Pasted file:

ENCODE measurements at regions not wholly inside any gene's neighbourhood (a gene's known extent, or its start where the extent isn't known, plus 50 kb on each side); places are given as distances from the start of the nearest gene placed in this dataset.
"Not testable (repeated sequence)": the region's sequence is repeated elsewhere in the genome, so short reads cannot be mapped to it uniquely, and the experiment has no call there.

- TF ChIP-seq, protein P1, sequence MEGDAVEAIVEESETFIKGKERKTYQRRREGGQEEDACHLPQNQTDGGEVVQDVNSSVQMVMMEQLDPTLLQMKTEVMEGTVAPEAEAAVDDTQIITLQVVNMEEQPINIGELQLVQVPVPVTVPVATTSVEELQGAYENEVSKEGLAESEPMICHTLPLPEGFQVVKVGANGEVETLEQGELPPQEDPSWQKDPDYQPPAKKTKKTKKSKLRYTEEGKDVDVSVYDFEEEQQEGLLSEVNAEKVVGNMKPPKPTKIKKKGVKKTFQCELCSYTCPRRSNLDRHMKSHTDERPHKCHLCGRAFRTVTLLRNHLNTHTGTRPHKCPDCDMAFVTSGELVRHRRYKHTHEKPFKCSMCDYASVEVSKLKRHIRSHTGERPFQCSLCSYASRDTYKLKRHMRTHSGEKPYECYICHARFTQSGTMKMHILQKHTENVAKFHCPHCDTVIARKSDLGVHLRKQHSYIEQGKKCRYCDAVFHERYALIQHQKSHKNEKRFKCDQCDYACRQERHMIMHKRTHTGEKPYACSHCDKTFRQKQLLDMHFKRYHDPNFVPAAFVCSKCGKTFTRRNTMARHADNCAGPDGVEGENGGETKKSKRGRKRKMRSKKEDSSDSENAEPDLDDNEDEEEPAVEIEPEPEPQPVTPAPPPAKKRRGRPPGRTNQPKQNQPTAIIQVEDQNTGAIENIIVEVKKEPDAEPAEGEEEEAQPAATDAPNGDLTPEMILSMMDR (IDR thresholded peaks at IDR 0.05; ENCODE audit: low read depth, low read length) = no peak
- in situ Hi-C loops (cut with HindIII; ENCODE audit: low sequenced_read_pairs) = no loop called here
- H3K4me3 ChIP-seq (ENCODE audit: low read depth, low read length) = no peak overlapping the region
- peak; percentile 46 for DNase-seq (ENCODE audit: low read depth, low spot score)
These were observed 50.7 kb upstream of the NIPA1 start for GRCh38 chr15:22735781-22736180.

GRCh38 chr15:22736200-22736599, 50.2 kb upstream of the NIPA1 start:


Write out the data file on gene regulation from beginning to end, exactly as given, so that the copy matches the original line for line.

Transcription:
ENCODE measurements at regions not wholly inside any gene's neighbourhood (a gene's known extent, or its start where the extent isn't known, plus 50 kb on each side); places are given as distances from the start of the nearest gene placed in this dataset.
"Not testable (repeated sequence)": the region's sequence is repeated elsewhere in the genome, so short reads cannot be mapped to it uniquely, and the experiment has no call there.

- TF ChIP-seq, protein P1, sequence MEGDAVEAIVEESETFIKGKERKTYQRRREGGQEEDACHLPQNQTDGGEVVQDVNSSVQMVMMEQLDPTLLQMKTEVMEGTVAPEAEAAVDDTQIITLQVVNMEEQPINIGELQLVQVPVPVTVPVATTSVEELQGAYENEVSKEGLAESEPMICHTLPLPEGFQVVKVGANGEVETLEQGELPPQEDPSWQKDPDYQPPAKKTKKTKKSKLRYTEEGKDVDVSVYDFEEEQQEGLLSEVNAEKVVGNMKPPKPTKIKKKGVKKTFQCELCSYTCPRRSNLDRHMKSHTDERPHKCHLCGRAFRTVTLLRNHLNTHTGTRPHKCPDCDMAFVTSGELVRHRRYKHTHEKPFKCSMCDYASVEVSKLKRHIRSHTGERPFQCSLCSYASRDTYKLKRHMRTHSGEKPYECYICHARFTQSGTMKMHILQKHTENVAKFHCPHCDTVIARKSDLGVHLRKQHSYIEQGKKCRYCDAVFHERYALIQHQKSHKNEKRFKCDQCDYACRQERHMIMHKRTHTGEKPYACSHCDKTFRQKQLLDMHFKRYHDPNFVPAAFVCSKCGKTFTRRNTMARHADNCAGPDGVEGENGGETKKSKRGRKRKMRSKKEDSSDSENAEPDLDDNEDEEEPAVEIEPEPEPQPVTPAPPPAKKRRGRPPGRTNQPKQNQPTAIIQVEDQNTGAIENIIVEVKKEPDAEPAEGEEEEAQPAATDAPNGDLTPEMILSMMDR (IDR thresholded peaks at IDR 0.05; ENCODE audit: low read depth, low read length) = no peak
- in situ Hi-C loops (cut with HindIII; ENCODE audit: low sequenced_read_pairs) = no loop called here
- H3K4me3 ChIP-seq (ENCODE audit: low read depth, low read length) = no peak overlapping the region
- peak; percentile 46 for DNase-seq (ENCODE audit: low read depth, low spot score)
These were observed 50.7 kb upstream of the NIPA1 start for GRCh38 chr15:22735781-22736180.

GRCh38 chr15:22736200-22736599, 50.2 kb upstream of the NIPA1 start: